Text: T1331(12); Guanding bachu zui'e shengsi de du jing 灌頂拔除過罪生死得度經; Bhaiṣajyaguru-sūtra


Identifier T1331(12) [Strickmann 1990]
Title Guanding bachu zui'e shengsi de du jing 灌頂拔除過罪生死得度經; Bhaiṣajyaguru-sūtra [Strickmann 1990]
Date 457 [Strickmann 1990]
Author Huijian, 慧簡, 惠簡 [Strickmann 1990]


Preferred? Source Pertains to Argument Details


[Strickmann 1990]  Strickmann, Michel. "The Consecration Sutra: A Buddhist Book of Spells" in Chinese Buddhist Apocrypha, edited by Robert E. Buswell, Jr., 75-118. Honolulu: University of Hawai‘i Press, 1990.

Sengyou considered the Guanding jing 灌頂七萬二千神王護比丘咒經 1331 to have been composed on the basis of an original collection of nine books/chapters, to which the last three books/chapters had been added later. The first eleven books he considered to be anonymous but “authentic” translations. The present text (= "book 12" in Strickmann's terms) is a special case, “a version of the Bhaiṣajyaguru-sūtra made in 457”. Sengyou treated this work in a category apart, and regarded it as an apocryphon in its own right. Sengyou held that this text had been composed by Huijian 慧簡 in 457 at Luye 鹿野 monastery, on the basis of an earlier, authentic translation of the Bhaiṣajyaguru-sūtra (90-91). Strickmann suggests that although Sengyou only took Huijian for the author of this single book, "it seems probable...[that] Sengyou has really named, dated and localized the author-compiler of the whole work [viz. T1331]" (91). Strickmann notes that it was common for texts regarded as anonymous by earlier catalogues to be ascribed to name translators by later catalogues, and in line with this trend, by the time of the next major catalogue, LDSBJ, Huijian had been made the author of many texts that Sengyou had considered anonymous.

Entry author: Michael Radich


  • Title: Guanding bachu zui'e shengsi de du jing 灌頂拔除過罪生死得度經; Bhaiṣajyaguru-sūtra
  • People: Huijian, 慧簡, 惠簡 (author)
  • Date: 457
  • Identifier: T1331(12)


[Funayama 2013]  Funayama Tōru 船山徹. Butten wa dō Kan’yaku sareta no ka: sūtora ga kyōten ni naru toki 仏典はどう漢訳されたのか スートラが経典になるとき. Tokyo: Iwanami shoten: 2013. — 90

Funayama notes that the Shi shuo xin yu 世說新語 asserts that Śrīmitra could not speak any Chinese. This would obviously call into question all attributions that claim he "translated" any text, at least in any ordinary sense in which the word "translate" is understood in modern contexts.

Entry author: Michael Radich



[Birnbaum 1989]  Birnbaum, Raoul. The Healing Buddha. Boston: Shambhala, 1989. — 55-60

Birnbaum claims that the origins of the Bhaiṣyaguru-sūtra are most likely Central Asian, rather than Indian. He writes that the Sanskrit version of the Bhaiṣajyaguru-sūtra is “written in such a manner as to indicate Central Asian or Northwest Indian authorship.” Along with this textual evidence, Birnbaum notes the absence of any early Indian images of Bhaiṣya-guru. Further, none of the Chinese pilgrims mention Bhaiṣya-guru worship in the records of their travel in India.

According to Birnbaum, the only mention of the Baiṣajyaguru-sūtra in an extant text of known Indian authorship is in Śāntideva’s Śikṣā-samuccaya. Here Śāntideva includes a number of quotes from the Hsüan-tsang/Gilgit version of the sūtra, “thus indicating that the sūtra achieved some popularity in India ca. the seventh century.” Though it is possible that the text was circulated in India during the preceding centuries, Birnbaum hypothesised that the text was transmitted to India from Kashmir or Central Asia, “thereby coming to Śānti-deva’s attention.”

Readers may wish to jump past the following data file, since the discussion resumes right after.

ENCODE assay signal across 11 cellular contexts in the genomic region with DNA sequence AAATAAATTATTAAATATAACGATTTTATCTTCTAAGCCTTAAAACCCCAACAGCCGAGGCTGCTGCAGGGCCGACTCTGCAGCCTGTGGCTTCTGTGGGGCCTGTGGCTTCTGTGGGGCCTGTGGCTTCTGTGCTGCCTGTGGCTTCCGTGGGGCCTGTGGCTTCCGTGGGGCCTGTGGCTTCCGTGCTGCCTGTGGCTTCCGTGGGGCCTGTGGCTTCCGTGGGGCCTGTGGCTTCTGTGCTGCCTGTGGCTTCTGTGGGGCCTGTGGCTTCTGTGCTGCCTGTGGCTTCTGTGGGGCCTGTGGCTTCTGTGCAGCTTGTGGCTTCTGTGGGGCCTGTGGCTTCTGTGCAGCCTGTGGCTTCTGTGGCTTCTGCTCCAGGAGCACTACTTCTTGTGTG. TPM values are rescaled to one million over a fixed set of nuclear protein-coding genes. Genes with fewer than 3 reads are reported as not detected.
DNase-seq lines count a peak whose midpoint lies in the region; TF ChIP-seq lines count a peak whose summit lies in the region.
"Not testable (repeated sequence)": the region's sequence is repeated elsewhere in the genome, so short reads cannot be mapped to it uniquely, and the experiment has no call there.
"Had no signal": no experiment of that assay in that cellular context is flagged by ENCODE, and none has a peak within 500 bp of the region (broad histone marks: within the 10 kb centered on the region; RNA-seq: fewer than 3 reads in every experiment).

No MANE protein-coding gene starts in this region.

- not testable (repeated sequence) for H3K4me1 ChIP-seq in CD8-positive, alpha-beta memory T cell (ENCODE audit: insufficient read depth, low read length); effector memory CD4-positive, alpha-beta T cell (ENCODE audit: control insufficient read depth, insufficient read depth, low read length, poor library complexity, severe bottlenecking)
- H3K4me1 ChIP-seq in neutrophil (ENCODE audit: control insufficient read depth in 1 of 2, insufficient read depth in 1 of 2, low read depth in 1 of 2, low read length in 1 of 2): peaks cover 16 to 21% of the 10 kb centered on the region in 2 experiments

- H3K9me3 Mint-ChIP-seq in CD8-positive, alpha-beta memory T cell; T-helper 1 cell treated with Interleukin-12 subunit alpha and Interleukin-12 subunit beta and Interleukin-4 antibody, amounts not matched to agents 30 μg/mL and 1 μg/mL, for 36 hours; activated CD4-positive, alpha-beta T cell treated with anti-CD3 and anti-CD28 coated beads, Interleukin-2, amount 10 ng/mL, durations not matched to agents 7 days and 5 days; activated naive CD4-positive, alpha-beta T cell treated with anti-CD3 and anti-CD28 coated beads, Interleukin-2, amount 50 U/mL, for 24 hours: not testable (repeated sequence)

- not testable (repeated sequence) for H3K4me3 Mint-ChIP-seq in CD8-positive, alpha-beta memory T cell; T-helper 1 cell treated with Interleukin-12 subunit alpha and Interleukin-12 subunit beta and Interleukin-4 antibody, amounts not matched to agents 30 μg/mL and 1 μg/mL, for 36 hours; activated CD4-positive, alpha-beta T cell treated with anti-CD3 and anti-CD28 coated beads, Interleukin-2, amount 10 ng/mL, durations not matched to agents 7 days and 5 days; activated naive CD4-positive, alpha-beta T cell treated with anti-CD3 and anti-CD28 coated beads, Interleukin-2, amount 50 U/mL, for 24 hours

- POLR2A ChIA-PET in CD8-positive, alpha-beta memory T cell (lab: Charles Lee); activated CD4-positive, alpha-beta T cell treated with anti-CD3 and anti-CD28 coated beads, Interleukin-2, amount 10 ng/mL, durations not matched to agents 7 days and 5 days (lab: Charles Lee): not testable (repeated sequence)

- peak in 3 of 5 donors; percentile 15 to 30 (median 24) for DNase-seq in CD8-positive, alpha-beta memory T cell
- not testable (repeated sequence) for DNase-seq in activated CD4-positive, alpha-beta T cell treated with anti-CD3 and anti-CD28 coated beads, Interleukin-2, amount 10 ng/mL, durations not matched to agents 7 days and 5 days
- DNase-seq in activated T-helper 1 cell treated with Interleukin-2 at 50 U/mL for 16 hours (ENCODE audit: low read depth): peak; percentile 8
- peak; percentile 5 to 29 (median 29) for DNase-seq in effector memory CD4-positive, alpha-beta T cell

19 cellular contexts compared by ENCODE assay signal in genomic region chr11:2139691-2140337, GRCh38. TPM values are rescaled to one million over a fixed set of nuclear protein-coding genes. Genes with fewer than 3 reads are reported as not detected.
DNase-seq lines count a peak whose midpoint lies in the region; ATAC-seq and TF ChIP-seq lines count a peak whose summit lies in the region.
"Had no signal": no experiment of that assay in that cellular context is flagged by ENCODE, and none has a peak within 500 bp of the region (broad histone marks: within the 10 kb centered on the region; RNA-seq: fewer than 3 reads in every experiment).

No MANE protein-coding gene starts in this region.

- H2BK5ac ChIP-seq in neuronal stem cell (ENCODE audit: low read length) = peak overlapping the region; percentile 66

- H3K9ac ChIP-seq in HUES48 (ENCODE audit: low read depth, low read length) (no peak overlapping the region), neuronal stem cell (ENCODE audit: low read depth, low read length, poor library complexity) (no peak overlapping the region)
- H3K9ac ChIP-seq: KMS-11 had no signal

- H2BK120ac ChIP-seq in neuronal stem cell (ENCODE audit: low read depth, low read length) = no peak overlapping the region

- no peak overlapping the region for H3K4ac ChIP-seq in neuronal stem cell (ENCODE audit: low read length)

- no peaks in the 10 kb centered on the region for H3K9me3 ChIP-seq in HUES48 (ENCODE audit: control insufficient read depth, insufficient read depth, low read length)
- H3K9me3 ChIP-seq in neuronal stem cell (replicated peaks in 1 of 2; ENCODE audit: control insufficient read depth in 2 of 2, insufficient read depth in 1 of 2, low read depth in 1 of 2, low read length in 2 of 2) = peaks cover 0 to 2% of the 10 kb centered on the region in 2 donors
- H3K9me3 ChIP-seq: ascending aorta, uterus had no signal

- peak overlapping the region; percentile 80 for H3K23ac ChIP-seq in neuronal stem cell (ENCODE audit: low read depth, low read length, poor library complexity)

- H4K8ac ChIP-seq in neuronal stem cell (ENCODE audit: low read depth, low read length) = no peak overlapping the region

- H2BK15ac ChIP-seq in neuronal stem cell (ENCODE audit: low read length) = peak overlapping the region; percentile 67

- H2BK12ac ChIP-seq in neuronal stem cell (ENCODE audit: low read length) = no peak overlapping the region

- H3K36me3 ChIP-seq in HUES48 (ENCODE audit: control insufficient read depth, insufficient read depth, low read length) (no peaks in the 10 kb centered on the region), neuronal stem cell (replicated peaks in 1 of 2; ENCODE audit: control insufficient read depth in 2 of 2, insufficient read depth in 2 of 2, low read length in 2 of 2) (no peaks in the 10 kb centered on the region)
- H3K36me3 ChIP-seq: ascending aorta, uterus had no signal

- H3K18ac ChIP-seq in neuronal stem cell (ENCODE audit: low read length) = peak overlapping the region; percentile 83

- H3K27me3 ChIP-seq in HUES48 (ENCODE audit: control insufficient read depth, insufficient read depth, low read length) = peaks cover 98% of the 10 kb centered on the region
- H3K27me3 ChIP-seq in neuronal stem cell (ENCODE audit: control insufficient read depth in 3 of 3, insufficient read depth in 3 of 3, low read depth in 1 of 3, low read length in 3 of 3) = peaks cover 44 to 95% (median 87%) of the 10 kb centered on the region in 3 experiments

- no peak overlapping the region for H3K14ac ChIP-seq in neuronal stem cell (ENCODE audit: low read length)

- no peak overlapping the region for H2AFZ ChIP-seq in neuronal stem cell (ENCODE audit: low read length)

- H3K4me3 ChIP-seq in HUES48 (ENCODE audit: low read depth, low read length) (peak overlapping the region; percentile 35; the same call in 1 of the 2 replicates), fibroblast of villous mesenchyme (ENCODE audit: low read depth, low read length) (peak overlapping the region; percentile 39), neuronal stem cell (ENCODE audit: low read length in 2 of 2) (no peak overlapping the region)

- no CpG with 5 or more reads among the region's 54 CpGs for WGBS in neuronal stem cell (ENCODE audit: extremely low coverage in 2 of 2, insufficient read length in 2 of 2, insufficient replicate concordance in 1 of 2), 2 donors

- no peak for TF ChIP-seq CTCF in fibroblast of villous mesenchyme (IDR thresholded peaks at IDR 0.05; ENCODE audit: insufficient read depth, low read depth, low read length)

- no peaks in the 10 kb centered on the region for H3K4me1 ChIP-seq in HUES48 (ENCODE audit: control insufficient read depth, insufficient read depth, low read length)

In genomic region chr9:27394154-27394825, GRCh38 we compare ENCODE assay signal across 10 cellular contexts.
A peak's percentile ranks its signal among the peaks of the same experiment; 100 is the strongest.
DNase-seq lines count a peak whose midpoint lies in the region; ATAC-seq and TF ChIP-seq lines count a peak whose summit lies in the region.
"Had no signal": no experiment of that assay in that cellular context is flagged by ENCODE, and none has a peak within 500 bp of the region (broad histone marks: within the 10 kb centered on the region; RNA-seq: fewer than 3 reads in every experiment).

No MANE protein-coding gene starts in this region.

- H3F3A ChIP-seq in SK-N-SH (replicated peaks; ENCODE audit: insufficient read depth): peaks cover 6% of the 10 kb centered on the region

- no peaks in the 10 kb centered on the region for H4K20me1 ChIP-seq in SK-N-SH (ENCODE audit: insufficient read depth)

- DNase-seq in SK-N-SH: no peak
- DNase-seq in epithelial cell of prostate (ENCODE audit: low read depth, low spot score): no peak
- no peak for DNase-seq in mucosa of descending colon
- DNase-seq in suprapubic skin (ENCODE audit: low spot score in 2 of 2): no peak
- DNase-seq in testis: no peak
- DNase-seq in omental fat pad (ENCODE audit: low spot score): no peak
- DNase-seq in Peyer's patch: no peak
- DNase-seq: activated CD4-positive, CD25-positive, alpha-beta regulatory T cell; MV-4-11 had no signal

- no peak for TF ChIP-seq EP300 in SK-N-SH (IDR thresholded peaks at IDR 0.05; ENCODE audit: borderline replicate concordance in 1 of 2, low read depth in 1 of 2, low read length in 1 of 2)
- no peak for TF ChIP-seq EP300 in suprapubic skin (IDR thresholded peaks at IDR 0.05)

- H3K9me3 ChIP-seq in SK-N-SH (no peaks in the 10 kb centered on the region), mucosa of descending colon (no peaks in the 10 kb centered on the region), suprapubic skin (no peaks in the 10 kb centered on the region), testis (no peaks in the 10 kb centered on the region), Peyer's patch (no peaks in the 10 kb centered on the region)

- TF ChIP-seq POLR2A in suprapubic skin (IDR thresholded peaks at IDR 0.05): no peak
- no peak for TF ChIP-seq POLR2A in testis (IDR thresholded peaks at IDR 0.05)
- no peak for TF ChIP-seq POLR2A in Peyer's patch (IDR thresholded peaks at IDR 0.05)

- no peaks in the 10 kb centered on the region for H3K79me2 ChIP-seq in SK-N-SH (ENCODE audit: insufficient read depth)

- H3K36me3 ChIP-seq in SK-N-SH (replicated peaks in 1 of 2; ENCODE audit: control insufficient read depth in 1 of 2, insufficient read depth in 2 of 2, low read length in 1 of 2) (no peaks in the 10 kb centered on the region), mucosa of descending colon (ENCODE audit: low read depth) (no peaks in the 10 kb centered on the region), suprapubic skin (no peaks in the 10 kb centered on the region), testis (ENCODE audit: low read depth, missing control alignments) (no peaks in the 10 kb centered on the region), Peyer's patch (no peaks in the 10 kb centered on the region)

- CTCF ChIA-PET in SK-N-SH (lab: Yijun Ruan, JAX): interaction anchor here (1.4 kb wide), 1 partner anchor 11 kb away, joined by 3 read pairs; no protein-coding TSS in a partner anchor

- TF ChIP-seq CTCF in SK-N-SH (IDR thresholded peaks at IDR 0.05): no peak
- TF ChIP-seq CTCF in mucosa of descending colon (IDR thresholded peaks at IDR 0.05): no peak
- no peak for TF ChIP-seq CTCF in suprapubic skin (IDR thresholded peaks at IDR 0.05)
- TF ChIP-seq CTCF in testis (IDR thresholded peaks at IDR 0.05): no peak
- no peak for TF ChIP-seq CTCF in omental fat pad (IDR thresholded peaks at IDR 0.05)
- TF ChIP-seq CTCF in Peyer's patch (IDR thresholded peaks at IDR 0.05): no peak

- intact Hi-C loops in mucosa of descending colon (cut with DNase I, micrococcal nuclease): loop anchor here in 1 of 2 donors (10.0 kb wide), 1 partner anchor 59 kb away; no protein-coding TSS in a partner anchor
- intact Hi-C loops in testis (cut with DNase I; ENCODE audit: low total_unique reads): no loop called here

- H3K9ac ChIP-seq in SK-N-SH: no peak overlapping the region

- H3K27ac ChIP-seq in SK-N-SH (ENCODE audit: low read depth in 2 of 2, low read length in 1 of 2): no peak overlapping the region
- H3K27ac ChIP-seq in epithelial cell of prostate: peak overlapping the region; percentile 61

The Bhaiṣyaguru-sūtra was translated in several versions to China (T449, T450, T451, cf. T1331[12]). The most popular version is Hsüan-Tsang’s. Birnbaum presumes Xuanzang brought the Sanskrit manuscript to China himself. The sūtra constitutes the twelfth and final chapter of Guanding bachu zui'e shengsi de du jing 灌頂拔除過罪生死得度經; Bhaiṣajyaguru-sūtra T1331. Birnbaum writes of T1331 that there are “many intrusions of a Chinese nature in the first eleven chapters of the text, indicating that if the origin of the text is indeed Indian or Central Asian, it was adapted by the translator to fit the circumstances he found in the Eastern Chin period in China.”

Entry author: Sophie Florence



[Fang 2014]  Fang Guangchang 方广锠. "Yaoshi Fo tanyuan: dui 'Yaoshi Fo' Hanyi Fodian de wenxianxue kaocha 药师佛探源——对"药师佛"汉译佛典的文献学考察" Zongjiaoxue yanjiu 宗教学研究 2014, no. 4, 90-100.

Fang Guangchang argues that T1331(12) is the first solidly datable text in China to mention Bhaiṣajyaguru Buddha. He argues further that this text is the origin of the image of this Buddha, and his cult. He claims that Sanskrit versions of the text originate from "back-translation" of this Chinese text into Sanskrit in the Western regions.

Fang first sets aside a handful of supposedly earlier texts that mention Bhaiṣajyaguru Buddha, arguing that each is in fact later than its canonical ascription would suggest, and/or a Chinese composition. See these separate CBC@ entries:


Fang then supports his argument by citing CSZJJ, which states that the text was composed by Huijian 惠簡 in 457. Fang argues that Sengyou is too close to Huijian in time, and too good a bibliographer, for this information to be doubted. He also notes that manuscript evidence from Dunhuang shows that T1331(12) circulated independently before it was later incorporated into the longer, twelve-fascicle Guanding jing that we see today. Here Fang refers to the PhD dissertation of Wu Xiaojie 伍小劼, who has studied the formation of the text and argued that it was the crucible in which the character of Bhaiṣajyaguru was shaped. Wu reportedly discerns Chinese cultural elements in the text.

Fang examines a handful of texts in which Baiṣajyaguru is mentioned in passing between Huijian and the Sui, to suggest that by the time of the Sui, this Buddha was still a shadowy or marginal figure in various dubious texts, with the sole exception of T1331(12).

Fang cites from the Sixi canon the preface to Dharmagupta's 達摩笈多 translation in T616, 藥師如來本願功德經 T449. He argues that the wording of this preface implies that the translation team were aware that the tradition that Huijian had composed rather than translated the earlier version of the text cast it in disrepute, and notes a passage that also emphasises the "terrible sin" incurred if one doubts the authenticity of the text. The preface also claims that the translators were working from two separate manuscripts, and had hesitated to undertake their translation work until they had assembled this rigorous basis for a correct version.